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Recapping the District 1 Republican Primary Debate

Rep. Blake Moore faced off with primary challenger Paul Miller. Some topics at Monday’s occasionally feisty debate included healthcare, the war in Ukraine and abortion regulation. 
%28Chris+Samuels+%7C+The+Salt+Lake+Tribune%29+Paul+Miller%2C+left%2C+and+Blake+Moore+during+a+1st+Congressional+District+GOP+primary+debate+at+the+Eccles+Broadcast+Center+in+Salt+Lake+City%2C+Monday%2C+June+10%2C+2024.
Chris Samuels
(Chris Samuels | The Salt Lake Tribune) Paul Miller, left, and Blake Moore during a 1st Congressional District GOP primary debate at the Eccles Broadcast Center in Salt Lake City, Monday, June 10, 2024.

 

“There’s one thing that I have that Blake doesn’t have,” Paul Miller said in his opening statement during the Republican Primary Debate for Utah’s 1st Congressional District on Monday. “I am the middle class.”

Miller is challenging Rep. Blake Moore for a seat in the House of Representatives. Moore has served as District 1’s representative since 2021. 

The debate sets the stage for this year’s primary election. The Republican primary winner will face Democratic candidate Bill Campbell in the general election. 

Some topics at Monday’s occasionally feisty debate included healthcare, the war in Ukraine and abortion regulation. 

Healthcare

Moore argued that the U.S. needed to create a market based on competition and transparency to lower healthcare costs. 

“I think [healthcare] is one industry that the federal government needs to have less regulation,” Miller said. “And we need to not always turn to the federal government to solve all of our problems.”

When it came to Medicare, Moore and Miller seemed to agree that it needed reworking. Moore argued that more data and research were required so that future recommendations for the program were fact-based. Miller agreed that a more efficient plan for Medicare was necessary.

“We need to filter out some of the waste,” Miller explained.

War in Ukraine 

The candidates were asked whether they would support a U.S. military response if Russia expanded its war in NATO countries. 

“If Article 5 is breached, Russia were to invade one of our NATO allies, we would respond,” Moore said. “We will respond, but we will be putting American lives at risk in that situation. We need to do everything we can to deter that from happening.”

Moore also referenced the Sentinel project and the importance of nuclear deterrence. He specifically cited the 1994 Budapest Memorandum (though he incorrectly stated the deal was from 1991). The agreement saw Ukraine denuclearize in exchange for protection from the U.S., U.K. and Russia. 

“[Sentinel] keeps global security across the entire world because people know not to mess with us,” Moore explained.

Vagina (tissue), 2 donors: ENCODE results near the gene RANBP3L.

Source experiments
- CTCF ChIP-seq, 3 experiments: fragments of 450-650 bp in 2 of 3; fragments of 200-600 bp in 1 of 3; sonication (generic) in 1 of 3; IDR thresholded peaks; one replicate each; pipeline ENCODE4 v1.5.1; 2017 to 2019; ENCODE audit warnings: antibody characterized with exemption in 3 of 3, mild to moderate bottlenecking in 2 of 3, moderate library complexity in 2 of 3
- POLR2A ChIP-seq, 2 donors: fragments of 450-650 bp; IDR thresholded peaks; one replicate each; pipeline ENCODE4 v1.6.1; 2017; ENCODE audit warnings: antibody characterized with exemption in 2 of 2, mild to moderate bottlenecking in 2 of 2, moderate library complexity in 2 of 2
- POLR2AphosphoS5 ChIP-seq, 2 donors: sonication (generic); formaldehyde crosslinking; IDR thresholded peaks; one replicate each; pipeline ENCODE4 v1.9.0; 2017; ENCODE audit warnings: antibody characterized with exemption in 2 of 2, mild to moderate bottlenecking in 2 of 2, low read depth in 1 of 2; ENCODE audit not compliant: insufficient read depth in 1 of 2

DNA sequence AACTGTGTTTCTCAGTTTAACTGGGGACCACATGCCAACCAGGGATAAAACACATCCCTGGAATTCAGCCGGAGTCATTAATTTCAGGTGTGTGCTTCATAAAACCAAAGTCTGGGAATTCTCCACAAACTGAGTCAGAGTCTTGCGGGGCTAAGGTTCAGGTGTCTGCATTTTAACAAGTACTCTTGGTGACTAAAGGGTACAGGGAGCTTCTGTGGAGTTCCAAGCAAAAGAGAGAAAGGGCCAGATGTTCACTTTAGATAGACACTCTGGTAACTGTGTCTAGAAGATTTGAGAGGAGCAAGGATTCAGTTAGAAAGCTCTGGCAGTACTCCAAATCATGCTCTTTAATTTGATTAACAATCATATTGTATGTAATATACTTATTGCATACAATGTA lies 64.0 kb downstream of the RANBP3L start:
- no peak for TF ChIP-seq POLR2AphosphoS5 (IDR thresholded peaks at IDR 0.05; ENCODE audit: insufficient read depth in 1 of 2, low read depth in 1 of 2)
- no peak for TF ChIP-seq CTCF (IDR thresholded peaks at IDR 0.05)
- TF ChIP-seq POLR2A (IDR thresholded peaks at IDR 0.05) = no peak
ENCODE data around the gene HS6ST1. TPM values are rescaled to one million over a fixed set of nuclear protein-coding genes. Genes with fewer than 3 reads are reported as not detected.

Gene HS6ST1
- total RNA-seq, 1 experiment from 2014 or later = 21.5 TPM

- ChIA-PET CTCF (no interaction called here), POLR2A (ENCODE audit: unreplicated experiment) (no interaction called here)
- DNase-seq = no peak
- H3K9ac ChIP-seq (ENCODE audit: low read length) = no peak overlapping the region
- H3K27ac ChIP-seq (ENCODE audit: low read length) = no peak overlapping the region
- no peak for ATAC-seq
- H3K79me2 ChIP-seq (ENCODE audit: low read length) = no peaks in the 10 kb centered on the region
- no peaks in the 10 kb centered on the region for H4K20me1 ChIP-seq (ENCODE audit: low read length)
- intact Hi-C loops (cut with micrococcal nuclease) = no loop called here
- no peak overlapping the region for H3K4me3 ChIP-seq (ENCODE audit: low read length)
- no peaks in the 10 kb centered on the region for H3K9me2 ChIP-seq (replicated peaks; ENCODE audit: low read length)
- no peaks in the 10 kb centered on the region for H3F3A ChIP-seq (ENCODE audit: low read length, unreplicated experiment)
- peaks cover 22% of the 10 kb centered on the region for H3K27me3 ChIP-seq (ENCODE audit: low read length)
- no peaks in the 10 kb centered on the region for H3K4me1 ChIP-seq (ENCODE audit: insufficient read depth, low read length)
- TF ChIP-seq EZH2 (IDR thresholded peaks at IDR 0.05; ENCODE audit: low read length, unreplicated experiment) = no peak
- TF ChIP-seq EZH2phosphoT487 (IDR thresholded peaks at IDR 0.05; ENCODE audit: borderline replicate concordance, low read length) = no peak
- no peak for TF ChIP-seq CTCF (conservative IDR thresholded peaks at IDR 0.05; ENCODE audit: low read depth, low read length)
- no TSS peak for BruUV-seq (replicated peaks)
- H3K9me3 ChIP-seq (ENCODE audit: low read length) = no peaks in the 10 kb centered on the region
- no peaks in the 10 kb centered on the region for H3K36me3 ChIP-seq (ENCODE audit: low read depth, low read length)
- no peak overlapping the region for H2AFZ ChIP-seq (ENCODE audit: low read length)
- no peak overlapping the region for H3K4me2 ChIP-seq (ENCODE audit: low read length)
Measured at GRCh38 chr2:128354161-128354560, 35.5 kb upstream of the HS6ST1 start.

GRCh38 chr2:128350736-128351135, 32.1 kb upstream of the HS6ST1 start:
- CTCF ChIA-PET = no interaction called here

Miller said he was “anti-Russia” and that if Russia expanded its war “there probably is going to be a response because we are in that [NATO] agreement.” 

Miller also criticized sanctions placed on Russia by the Biden administration, stating they were not effective in deterring Russia’s attacks. 

“One thing that I want to bring up about Ukraine is Ukraine is not an ally,” Miller said. “So what is the end goal with Ukraine? Why do we keep funding the Ukraine war? Because Ukraine does not really have a real economic impact on the U.S.”

When asked what Congress could do about the war in Ukraine, Moore said Russia could be deterred with financial support for Ukraine without risking American lives. 

“They’re fighting for their own democracy, and we have supported them with less than 0.2% of our GDP,” Moore said. 

“It’s not our job to protect democracy all around the world,” Miller rebutted. 

Abortion Regulations

When asked about abortion, Miller initially seemed hesitant to support any federal abortion regulations. 

“Abortion needs to remain in the states’ power,” Miller said. 

But just seconds later, Miller backtracked, saying, “I would actually be in favor of a national abortion ban.”

Moore, on the other hand, said it’s important to support women and families who have to make difficult decisions, but “we need to make sure we do everything we can to protect the sanctity of life.” 

“We need to make this about the women and children that this ultimately affects,” Moore said. He did not outright say whether he would support legislation federally banning abortion.

The primary election day is June 25, but mail-in ballots must be postmarked by June 24. The last day to register for the primary election is June 14. Information on voter registration can be found here

 

[email protected]

@JosiHinds

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About the Contributor
Josi Hinds
Josi Hinds, News Editor
(she/her) Josi Hinds is a senior at the University of Utah studying journalism with a minor in Spanish. She spent a year as an arts writer before moving to the news desk as editor. Josi grew up in Bozeman, Montana before moving to Salt Lake for school. In her free time, she enjoys climbing, arts and crafts and caring for her plants.

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    E. BrownJun 11, 2024 at 10:05 pm

    Your very first comment grabbed my attention so strongly that I will definitely be voting in the primary.

    Reply